Working remotely has quickly become one of the most prevalent and important trends of the year in the business sphere. While workers and employers working from home can mean convenience and working at different paces and increasing job satisfaction, it also means increased difficulty in making sure new hires have all of the information they need to integrate quickly and efficiently within your company.
The on boarding process is already difficult and subject to many variables, even while working from the office, so adjusting to remote on boarding can be extremely challenging for companies of all sizes and experience. Luckily, there are many principles you can use to streamline the process and get your new employees up to speed in no time at all.
- Gather resources and information in one location
- Make sure employees establish a support network
- Check in periodically to make sure the transition is smooth
Establish A Central Hub
This can be done on your website or a third-party system and is easier than you may think. You can set up a “hub” with all of the information new employees need, organized by job type and date to ensure everyone can access the necessary information.
The hub can also outline what new employees can expect during their first few days or weeks, especially in this new and uncertain climate, as well as a timeline for them to follow as their first few days come and go.
These employees will have a job to do, and a centralized hub is a great way to give them the instruction they need when a manager is not physically present to do so.
It also lets them know that your company is rooting for them to succeed from day one, as you can add support systems to the hub which wouldn’t be available elsewhere, for more experienced employees.
Establish A Support Network
This can be done in multiple ways. You can give your new employees three to five established employees to talk to if they’re having issues, or you can put the onus on them to make connections and establish a unique support setup for themselves.
Whichever route you choose, your employees will need a group to guide and teach them during the first few weeks on the job, and a group of established, hardworking individuals are a great source for this guidance.
These guiding employees should be from the same department and their hours should align with those employees who are seeking guidance. It shouldn’t take long to establish this report either; just two or three fifteen-minute calls per day should convey enough information for the inductees to function without placing too heavy a burden on the established employees.
Not only will this keep the workflow moving efficiently, this simple time between employees is great for office morale and comradery.
Give Them A Welcoming Gift
It may seem trivial, but providing a welcoming gift of some sorts, even something slight and inexpensive, is a great way of letting your new employees know that they’re appreciated and that you’re on their side during this unorthodox transition into your company and its values.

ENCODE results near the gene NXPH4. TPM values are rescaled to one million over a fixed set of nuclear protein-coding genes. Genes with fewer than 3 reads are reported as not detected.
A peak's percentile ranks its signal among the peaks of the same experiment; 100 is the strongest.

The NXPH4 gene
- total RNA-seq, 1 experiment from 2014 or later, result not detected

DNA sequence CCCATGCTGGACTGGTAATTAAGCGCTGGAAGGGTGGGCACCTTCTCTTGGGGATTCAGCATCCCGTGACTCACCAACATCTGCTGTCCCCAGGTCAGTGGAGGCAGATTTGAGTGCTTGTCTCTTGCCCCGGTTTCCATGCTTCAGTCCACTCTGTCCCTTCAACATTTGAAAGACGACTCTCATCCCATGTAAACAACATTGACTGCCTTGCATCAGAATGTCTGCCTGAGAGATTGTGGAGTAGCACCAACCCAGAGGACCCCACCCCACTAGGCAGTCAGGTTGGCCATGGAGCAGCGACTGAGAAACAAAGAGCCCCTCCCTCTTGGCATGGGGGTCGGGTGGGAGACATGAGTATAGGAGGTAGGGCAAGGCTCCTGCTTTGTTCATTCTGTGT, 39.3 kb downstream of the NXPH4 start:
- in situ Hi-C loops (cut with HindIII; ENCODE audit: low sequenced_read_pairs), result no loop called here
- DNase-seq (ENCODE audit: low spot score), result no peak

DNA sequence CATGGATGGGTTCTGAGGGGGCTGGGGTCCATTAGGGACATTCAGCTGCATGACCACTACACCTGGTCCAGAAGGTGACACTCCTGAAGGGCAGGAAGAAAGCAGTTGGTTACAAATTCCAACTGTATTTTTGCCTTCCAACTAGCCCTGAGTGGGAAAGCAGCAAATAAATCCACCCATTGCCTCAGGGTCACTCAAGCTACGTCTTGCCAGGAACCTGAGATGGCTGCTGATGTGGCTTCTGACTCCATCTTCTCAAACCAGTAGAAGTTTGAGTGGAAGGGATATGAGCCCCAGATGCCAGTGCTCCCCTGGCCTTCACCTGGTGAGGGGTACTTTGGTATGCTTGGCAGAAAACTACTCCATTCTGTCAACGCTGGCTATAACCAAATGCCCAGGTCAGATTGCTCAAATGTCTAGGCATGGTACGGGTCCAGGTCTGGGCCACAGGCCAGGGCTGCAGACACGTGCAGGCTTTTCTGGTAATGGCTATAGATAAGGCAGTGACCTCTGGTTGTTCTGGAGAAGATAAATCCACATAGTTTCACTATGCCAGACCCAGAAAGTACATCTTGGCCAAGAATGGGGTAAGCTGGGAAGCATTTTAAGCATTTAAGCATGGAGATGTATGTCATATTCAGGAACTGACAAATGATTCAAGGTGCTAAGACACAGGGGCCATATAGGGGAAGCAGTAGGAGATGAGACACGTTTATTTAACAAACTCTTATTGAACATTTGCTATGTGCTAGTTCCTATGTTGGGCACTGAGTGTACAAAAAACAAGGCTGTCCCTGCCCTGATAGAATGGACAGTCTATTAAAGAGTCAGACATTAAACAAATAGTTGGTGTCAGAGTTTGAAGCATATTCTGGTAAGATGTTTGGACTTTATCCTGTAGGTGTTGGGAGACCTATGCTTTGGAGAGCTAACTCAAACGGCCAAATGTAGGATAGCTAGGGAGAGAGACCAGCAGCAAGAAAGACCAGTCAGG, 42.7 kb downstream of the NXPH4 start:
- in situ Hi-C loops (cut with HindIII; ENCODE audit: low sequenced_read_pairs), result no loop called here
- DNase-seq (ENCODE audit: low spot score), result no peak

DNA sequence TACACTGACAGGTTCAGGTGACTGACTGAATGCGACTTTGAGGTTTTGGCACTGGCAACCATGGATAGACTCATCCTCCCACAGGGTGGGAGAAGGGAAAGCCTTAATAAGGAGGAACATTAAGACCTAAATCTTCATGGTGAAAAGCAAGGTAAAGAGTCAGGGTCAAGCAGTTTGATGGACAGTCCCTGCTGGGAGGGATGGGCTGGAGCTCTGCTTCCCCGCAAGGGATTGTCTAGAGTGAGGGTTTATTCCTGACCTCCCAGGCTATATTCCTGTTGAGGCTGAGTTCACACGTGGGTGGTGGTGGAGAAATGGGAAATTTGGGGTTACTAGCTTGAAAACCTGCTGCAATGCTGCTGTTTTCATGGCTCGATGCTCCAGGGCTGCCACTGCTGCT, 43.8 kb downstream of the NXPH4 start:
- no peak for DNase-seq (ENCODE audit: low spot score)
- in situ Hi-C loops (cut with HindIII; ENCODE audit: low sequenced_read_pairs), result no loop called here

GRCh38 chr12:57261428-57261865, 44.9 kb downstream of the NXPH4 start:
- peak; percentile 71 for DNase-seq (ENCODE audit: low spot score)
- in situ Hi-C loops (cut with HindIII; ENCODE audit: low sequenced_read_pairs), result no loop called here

Everybody appreciates a great t-shirt, gift card, or personally signed note when entering into a new and nerve-wracking experience, and your gifts will convey positivity and confidence that will hopefully last during the more burdensome times of the on boarding process.
Again, these may seem trivial, but the age-old adage is true: it’s the thought that counts. In addition, you should take care to include new employees’ names in the company letter, to let them know that you know they’re there and are eager to see the benefits and creativity they bring into your company, even so early in their careers.
Chat With Them Early And Often
While autonomy is important for new employees, it’s also possible that they’ll need guidance that only their supervisors or managers can provide. Be sure to keep an eye on their progress and make sure they know which responsibilities they’re in charge of and that these responsibilities are getting done in a quality and timely manner.
You can schedule meetings in advance to ask them about their time at the company and inquire to any needs they may have, no matter how insignificant.
These meetings don’t have to be in person of course. You can schedule video conference calls with your new employees and utilize multiple digital communication services to check up on them throughout the day.
Again, autonomy and distance are crucial during this developing time for new employees, but without physical access to them, it never hurts to make sure they know their duties and are executing at a satisfactory level. You can even designate certain chat channels for certain employee groups, like those from the same department, and currently on boarding employees.
On boarding employees is never an easy process. There are a multitude of variables that can confuse new employees and setting a routine naturally takes time and effort on their part. To help streamline their time while they work remotely, be sure to provide them a centralized location, help them establish a support network both personal and professional, and check in on their progress and comfort with the assigned tasks.
It may require more energy on the part of your company, but the long-term rewards are well worth the effort.